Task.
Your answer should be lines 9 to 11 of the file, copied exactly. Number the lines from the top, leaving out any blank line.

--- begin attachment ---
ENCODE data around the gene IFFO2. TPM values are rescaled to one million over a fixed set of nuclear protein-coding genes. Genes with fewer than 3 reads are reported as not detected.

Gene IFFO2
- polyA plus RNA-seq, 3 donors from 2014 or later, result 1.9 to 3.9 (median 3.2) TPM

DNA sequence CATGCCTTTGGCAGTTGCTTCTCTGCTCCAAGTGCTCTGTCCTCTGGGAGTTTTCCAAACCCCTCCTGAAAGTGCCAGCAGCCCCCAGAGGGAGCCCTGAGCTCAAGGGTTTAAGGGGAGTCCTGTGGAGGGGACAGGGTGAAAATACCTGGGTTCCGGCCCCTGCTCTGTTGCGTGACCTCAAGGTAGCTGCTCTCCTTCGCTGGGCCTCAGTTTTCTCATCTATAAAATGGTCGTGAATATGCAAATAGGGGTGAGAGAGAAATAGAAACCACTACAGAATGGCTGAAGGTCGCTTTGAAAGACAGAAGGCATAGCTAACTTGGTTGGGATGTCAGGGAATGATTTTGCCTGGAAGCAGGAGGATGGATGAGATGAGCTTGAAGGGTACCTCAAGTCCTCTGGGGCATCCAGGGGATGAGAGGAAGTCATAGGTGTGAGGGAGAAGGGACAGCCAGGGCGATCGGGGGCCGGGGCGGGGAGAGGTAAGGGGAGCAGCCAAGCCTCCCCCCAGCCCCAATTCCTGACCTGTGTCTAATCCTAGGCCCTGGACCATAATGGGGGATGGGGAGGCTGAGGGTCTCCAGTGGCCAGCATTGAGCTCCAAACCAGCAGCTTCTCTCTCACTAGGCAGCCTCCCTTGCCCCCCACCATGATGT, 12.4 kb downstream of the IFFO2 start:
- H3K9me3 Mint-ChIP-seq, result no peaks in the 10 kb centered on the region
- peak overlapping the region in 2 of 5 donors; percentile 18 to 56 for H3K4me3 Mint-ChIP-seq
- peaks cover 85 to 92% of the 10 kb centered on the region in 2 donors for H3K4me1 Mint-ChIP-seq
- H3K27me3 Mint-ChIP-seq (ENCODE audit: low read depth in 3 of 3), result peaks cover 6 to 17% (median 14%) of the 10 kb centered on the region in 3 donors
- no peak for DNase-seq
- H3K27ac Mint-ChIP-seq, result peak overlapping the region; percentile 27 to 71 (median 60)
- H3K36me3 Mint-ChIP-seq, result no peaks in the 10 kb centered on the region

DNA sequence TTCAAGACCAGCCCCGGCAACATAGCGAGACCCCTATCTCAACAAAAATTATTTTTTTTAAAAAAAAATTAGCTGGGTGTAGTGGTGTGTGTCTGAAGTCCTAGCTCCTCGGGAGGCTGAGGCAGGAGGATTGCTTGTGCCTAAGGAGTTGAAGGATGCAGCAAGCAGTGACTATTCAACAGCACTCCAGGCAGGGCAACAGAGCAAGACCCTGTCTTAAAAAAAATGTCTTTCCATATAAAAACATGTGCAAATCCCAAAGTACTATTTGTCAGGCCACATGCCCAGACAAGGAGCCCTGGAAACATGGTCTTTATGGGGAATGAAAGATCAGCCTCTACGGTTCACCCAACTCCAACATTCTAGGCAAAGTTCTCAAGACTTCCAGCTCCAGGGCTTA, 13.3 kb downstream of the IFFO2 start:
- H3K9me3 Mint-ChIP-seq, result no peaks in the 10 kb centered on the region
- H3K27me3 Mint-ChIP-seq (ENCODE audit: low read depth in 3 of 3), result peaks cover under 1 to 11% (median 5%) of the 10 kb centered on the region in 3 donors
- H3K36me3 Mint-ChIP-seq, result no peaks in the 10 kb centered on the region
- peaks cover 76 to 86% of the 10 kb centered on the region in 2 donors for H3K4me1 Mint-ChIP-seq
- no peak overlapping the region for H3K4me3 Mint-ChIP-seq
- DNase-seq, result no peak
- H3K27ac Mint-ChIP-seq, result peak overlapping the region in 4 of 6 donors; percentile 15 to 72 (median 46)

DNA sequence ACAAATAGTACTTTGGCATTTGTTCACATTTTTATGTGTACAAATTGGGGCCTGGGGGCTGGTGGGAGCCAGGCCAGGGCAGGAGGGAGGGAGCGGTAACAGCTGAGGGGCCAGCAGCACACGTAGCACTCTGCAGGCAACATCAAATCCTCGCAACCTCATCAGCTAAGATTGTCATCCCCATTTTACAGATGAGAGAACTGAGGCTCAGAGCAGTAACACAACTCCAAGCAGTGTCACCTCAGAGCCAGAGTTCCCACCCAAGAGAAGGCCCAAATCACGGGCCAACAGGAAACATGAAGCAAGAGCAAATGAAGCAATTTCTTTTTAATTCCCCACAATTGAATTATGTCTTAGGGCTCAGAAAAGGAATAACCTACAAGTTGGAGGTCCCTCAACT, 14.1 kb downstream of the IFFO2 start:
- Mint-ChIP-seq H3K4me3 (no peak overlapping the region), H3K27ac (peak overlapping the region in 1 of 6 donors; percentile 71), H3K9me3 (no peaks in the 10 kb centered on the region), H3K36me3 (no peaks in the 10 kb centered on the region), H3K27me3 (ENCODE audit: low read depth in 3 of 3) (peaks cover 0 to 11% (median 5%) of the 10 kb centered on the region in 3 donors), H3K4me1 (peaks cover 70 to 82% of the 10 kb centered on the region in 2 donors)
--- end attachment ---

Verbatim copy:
- no peak for DNase-seq
- H3K27ac Mint-ChIP-seq, result peak overlapping the region; percentile 27 to 71 (median 60)
- H3K36me3 Mint-ChIP-seq, result no peaks in the 10 kb centered on the region